Tree Care Experts in Atlanta, Georgia, Share Tips on Planting & Caring For Newly Planted Trees

You’ve chosen the right species, selected the perfect spot, and planted your new tree. That was the easy part. Here’s where it gets tricky. Whether it’s a baby seedling or your local nursery’s most stout four-foot sapling, proper watering is crucial to the survival of your new tree. Insufficient water can cause problems, but overwatering can be even worse, and is a very common mistake for those new to tree care.

Read on to learn how to properly care for your freshly planted tree and how to find the ideal watering regimen that will keep it healthy and thriving for years to come!

Proper Care Is Essential for New Trees

The first two years after planting are the most difficult for a young tree, as it is struggling to establish roots in the new environment. It will be especially susceptible to heat, drought, and competition for nutrients from surrounding vegetation such as grass and weeds. This is why it’s so important to keep a close eye on your tree during this time.

Watch for signs that your tree is stressed. These include:

  • Wilted, scorched, or curling leaves
  • Premature autumn coloration
  • Dying branches

In the hot summer months, these signs could simply mean increasing the water supply, but they may also be symptoms of transplant shock.

Managing Shock When Tree Transplanting

Trees undergo a great deal of stress when they’re transplanted, whether they’re young saplings from a nursery or long-standing sentinels moving from your front lawn to your backyard. Most trees lose a significant portion of their root system in the transplanting process andhave to start fresh with very little.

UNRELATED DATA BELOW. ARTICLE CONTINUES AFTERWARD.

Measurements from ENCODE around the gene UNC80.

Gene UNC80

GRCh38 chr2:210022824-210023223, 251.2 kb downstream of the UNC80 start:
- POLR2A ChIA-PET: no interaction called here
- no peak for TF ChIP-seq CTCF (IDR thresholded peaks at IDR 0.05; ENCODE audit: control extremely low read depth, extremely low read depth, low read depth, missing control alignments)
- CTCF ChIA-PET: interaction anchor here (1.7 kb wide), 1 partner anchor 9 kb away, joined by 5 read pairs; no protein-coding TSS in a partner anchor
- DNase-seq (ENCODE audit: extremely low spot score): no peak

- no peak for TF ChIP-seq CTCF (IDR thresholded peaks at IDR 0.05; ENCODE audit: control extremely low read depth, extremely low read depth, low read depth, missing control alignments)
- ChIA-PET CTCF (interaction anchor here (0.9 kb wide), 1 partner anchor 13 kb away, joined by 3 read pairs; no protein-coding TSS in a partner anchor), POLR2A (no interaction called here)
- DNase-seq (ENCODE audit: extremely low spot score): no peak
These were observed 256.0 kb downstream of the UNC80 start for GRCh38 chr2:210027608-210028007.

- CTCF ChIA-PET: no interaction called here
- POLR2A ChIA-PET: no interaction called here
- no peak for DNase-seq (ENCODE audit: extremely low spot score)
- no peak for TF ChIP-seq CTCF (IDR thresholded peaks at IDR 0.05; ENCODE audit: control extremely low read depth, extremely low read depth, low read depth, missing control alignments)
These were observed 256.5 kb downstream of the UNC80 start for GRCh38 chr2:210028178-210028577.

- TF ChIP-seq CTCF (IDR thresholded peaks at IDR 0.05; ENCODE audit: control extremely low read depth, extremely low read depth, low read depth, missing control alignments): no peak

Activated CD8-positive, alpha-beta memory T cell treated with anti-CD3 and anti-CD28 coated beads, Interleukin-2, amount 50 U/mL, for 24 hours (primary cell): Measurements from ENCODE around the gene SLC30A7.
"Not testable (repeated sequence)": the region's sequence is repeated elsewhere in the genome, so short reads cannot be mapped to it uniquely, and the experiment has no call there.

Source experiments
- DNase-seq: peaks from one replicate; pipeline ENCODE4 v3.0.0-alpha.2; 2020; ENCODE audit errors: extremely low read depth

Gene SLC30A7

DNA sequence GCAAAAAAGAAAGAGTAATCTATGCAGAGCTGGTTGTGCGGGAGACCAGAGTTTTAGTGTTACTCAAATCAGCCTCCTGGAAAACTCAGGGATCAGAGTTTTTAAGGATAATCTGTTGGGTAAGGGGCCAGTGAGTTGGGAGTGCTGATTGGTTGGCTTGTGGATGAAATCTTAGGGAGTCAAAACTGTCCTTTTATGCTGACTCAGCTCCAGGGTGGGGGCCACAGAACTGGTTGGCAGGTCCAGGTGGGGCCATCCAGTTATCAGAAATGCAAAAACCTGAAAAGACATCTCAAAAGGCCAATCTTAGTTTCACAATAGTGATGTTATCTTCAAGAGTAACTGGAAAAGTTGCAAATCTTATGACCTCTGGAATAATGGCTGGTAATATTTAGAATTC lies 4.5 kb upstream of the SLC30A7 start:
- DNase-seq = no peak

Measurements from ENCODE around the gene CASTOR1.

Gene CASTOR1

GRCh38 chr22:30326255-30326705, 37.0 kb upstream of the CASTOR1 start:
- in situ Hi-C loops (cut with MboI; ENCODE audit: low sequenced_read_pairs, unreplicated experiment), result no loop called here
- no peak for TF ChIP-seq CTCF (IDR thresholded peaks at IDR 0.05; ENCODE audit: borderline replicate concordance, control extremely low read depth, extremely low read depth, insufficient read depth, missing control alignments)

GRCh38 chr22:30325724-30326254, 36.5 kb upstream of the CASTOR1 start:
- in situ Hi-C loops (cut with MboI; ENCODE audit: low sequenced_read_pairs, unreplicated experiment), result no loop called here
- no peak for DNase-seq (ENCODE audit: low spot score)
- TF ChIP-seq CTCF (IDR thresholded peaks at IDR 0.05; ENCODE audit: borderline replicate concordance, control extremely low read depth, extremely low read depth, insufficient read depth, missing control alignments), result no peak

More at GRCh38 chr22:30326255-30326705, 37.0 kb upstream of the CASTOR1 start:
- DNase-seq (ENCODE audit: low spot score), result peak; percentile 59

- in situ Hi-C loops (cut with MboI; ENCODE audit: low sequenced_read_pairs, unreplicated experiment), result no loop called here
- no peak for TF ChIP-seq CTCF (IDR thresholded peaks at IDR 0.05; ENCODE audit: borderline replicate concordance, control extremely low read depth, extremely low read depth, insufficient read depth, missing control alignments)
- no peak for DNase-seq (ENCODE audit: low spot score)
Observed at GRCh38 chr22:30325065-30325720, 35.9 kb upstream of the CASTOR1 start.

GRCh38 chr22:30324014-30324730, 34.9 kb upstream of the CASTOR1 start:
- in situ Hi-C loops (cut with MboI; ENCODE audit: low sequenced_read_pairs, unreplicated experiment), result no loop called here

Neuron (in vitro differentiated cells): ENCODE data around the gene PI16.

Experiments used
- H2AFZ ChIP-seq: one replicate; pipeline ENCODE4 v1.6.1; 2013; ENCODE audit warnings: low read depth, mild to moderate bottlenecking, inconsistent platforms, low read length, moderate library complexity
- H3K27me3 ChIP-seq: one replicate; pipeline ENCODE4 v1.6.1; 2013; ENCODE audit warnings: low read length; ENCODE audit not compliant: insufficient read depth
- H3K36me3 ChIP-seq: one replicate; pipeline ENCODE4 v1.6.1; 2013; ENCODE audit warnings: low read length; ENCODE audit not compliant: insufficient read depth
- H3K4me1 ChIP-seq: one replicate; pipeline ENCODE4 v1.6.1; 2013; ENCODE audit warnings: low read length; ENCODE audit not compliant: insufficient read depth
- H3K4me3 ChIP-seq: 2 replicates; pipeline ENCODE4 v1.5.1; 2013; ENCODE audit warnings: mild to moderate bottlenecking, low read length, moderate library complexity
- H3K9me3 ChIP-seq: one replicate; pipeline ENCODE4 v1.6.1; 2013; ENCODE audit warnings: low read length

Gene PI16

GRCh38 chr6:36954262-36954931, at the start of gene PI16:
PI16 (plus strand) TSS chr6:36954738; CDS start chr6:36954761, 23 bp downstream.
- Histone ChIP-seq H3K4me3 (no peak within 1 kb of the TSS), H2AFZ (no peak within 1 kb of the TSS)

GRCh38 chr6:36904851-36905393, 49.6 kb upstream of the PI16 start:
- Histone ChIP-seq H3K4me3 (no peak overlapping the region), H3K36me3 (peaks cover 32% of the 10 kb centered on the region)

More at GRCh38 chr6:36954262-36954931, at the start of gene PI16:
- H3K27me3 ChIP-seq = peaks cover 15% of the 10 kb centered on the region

Recovery from transplant shock is no easy task, particularly for the young tree. Fortunately, there are a few things you can do to help your shocked tree back to health and prevent symptoms from appearing at all.

New Tree Watering Routine and Best Care Practices

One way to help your newly planted tree is to add a layer of mulch in about a two-foot radius around the trunk (leave about 3 inches of space between the mulch and the base of the trunk to prevent suffocation). This insulates the soil from excessive heat or cold, helps retain moisture, and discourages weed growth. Wood chips or bark nuggets are great for this purpose. Be careful not to lay it on too heavy, though. Too much mulch may create a soggy environment which fosters unwanted fungi and stifles the roots; a layer about two to four inches thick is ideal.

Make sure the roots are getting ample oxygen and moisture by watering deeply and consistently. A good system for how often to water new trees should look something like this: Water once per day for the first two weeks after planting, then once per week for the next month. Once every one or two weeks should be adequate for the rest of the first year. Naturally, you’ll need to increase the frequency of your watering days during hot, dry periods and reduce the frequency during rainy periods.

If the soil around your tree is moist at a depth of about 6 inches, you’re in good shape. If it’s turning into a swamp, you’ll want to slow down to avoid overwatering. If your tree continues to show signs of stress or is developing other symptoms indicative of damage or disease, such as dying branches, the best course of action is to get in touch with professional arborists in your area. They can recommend and implement preventative measures for your specific situation so you and your trees can remain stress-free.

About Boutte Tree, Inc.

Boutte Tree has been proudly serving Atlanta, Georgia, since 2003. They are certified Master Arborists by the ISA and accredited by the TCIA. They are dedicated to safety, environmental responsibility, and outstanding service, and they’ve got the awards to prove it.